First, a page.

US hacking accusations against Iran ‘ridiculous’
The recent US accusations against Iran over a campaign of cyber attacks on American banks are “ridiculous” and “funny” when Washington has been guilty of the same crime for years, an American writer and political analyst says.
The Stuxnet computer worm developed during the Obama administration to sabotage Iran’s civilian nuclear program was “really dangerous and high level,” said Daniel Patrick Welch, a political commentator in Boston, Massachusetts.
“This is the highest level of cyber terrorism; the US has done this all over the world for years and these are only the things that we know about,” Welch told Press TV on Thursday.
“This justice in the United States is a complete fraud, like democracy in the United States is a complete fraud,” he added.
The US government has charged several Iranian hackers with coordinating a campaign of cyber attacks on dozens of American banks and a dam in New York state from 2011 to 2013.
The US Justice Department on Thursday announced the indictment of seven Iranian hackers, which was filed in a federal court in New York City.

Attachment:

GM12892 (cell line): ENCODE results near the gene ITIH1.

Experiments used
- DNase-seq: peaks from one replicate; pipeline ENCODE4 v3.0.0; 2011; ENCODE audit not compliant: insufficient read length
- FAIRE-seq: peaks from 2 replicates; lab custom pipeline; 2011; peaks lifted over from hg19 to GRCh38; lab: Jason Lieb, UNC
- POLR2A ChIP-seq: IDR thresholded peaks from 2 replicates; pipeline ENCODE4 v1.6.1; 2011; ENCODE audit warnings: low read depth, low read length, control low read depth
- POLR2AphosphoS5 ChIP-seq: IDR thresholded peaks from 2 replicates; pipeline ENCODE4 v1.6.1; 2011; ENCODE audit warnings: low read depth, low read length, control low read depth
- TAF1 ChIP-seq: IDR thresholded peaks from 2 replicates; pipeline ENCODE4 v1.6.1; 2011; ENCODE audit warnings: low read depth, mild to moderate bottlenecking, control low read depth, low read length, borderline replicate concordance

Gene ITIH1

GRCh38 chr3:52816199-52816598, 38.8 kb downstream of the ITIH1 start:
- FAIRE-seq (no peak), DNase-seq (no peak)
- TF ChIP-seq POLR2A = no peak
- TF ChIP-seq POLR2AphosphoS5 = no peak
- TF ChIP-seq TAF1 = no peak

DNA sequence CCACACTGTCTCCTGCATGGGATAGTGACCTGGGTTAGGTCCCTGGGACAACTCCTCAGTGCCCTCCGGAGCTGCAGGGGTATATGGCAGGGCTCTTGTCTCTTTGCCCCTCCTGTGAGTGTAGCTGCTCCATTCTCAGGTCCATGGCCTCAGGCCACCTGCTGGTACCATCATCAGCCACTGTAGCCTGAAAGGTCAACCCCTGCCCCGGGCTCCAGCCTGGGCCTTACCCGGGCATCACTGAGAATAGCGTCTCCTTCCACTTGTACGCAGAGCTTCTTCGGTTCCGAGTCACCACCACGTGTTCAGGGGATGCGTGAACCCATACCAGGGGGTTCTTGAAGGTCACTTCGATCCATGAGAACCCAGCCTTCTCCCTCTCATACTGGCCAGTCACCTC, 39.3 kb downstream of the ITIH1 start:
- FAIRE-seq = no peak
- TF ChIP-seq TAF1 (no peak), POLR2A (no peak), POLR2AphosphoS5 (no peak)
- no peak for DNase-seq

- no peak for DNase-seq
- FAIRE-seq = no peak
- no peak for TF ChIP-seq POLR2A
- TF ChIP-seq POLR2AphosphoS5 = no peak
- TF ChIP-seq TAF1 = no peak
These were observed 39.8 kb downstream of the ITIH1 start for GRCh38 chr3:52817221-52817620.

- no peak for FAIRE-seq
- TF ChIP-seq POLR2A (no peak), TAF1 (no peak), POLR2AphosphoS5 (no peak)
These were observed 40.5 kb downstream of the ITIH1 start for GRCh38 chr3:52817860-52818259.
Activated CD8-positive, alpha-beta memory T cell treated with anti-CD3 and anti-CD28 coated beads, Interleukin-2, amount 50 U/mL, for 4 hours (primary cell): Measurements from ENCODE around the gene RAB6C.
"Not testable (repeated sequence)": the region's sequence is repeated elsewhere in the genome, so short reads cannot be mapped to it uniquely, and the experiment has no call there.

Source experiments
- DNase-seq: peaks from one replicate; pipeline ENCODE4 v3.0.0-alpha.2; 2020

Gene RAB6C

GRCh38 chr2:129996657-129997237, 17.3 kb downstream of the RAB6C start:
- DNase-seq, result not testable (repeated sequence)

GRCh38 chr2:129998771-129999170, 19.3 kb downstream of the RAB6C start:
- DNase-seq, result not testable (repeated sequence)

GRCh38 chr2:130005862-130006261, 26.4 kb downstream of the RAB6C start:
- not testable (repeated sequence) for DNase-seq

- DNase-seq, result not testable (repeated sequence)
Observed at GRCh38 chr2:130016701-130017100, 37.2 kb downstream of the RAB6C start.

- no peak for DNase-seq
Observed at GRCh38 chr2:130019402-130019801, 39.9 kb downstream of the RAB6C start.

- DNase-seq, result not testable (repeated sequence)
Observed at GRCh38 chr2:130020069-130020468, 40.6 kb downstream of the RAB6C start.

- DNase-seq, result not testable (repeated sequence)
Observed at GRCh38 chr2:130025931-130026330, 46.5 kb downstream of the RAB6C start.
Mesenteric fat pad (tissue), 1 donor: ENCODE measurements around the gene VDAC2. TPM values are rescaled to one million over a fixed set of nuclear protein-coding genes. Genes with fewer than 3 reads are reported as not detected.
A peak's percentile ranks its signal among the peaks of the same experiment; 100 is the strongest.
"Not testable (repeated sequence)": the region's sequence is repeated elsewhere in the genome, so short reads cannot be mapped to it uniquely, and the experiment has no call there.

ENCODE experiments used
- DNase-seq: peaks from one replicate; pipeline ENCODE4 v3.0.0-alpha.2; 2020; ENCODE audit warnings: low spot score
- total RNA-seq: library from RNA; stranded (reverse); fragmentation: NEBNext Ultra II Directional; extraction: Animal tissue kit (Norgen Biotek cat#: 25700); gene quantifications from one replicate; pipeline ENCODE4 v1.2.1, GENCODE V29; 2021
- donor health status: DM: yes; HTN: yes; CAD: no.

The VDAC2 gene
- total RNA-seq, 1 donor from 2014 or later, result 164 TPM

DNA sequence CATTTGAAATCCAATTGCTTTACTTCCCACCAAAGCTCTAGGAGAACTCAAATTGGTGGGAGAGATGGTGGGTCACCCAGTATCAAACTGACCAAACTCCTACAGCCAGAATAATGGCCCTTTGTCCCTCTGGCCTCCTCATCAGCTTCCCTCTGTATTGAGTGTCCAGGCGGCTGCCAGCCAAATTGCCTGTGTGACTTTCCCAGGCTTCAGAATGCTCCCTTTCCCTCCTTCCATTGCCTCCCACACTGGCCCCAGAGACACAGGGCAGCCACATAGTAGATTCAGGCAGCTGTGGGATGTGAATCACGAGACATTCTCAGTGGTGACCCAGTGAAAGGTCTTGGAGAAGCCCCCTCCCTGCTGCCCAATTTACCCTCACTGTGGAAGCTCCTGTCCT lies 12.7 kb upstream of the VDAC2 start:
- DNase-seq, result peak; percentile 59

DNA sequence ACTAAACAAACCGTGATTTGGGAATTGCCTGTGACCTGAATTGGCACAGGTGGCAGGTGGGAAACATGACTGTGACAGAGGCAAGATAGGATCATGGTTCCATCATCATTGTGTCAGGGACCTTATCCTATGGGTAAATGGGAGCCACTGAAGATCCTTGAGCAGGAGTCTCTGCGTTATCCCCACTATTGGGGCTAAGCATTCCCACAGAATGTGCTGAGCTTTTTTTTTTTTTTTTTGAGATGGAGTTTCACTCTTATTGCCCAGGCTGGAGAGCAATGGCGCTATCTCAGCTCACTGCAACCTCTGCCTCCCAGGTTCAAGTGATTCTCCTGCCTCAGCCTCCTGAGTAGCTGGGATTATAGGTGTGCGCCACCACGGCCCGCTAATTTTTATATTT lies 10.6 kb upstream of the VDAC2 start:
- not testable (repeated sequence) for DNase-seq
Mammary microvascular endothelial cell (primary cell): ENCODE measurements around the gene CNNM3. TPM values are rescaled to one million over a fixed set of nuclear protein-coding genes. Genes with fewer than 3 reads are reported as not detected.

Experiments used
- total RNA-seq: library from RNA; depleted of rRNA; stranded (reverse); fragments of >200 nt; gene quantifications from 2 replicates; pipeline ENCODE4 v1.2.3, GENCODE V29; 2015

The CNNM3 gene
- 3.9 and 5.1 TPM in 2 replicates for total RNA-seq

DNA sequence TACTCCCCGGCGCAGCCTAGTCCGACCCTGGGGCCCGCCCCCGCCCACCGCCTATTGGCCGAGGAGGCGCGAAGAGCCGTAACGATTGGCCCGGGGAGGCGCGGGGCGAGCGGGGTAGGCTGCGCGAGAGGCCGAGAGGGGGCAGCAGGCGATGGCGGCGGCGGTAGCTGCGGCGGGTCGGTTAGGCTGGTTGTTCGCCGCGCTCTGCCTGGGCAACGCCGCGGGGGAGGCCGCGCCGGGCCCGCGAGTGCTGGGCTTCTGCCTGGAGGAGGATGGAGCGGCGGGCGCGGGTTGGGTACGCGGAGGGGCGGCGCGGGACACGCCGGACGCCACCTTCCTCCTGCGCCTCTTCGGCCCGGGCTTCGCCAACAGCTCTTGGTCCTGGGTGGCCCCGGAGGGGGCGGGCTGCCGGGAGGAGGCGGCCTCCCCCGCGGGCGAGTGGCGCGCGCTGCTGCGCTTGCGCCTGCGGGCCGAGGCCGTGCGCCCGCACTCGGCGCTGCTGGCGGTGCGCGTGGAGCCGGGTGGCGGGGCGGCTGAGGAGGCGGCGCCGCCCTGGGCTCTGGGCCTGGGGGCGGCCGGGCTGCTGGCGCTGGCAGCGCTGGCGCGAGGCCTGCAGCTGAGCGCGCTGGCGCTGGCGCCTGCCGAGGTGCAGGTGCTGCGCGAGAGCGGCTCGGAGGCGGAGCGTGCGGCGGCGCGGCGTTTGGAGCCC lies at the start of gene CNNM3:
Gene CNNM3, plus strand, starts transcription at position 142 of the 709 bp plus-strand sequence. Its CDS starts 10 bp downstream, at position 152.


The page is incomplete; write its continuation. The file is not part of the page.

The indictment described the suspects as “experienced computer hackers” who live in Iran and may have been working on behalf of the Iranian government.
At a news conference announcing the charges, US Attorney General Loretta Lynch, the head of the Justice Department, said the accused hackers caused tens of millions of dollars in damages in their assault on US banks.
The US hacking charges come on the heels of a recent report that the US had developed an “elaborate plan” for an extensive cyber attack against Iran in case the negotiations to reach a nuclear agreement failed.
Code-named Nitro Zeus, the cyber attack plan was designed as an “alternative” to target Iran’s air defenses, communications systems and crucial segments of its electrical power grid, the New York Times reported in February.
In June 2010, it was revealed that the US and Israel carried out a cyber attack against Iran to sabotage the country’s civilian nuclear program.
In that attack, Iran’s nuclear facility in Natanz was the target of the Stuxnet virus in what has become the most serious case of state cyber-terrorism because of its complexity and sabotage of sensitive properties.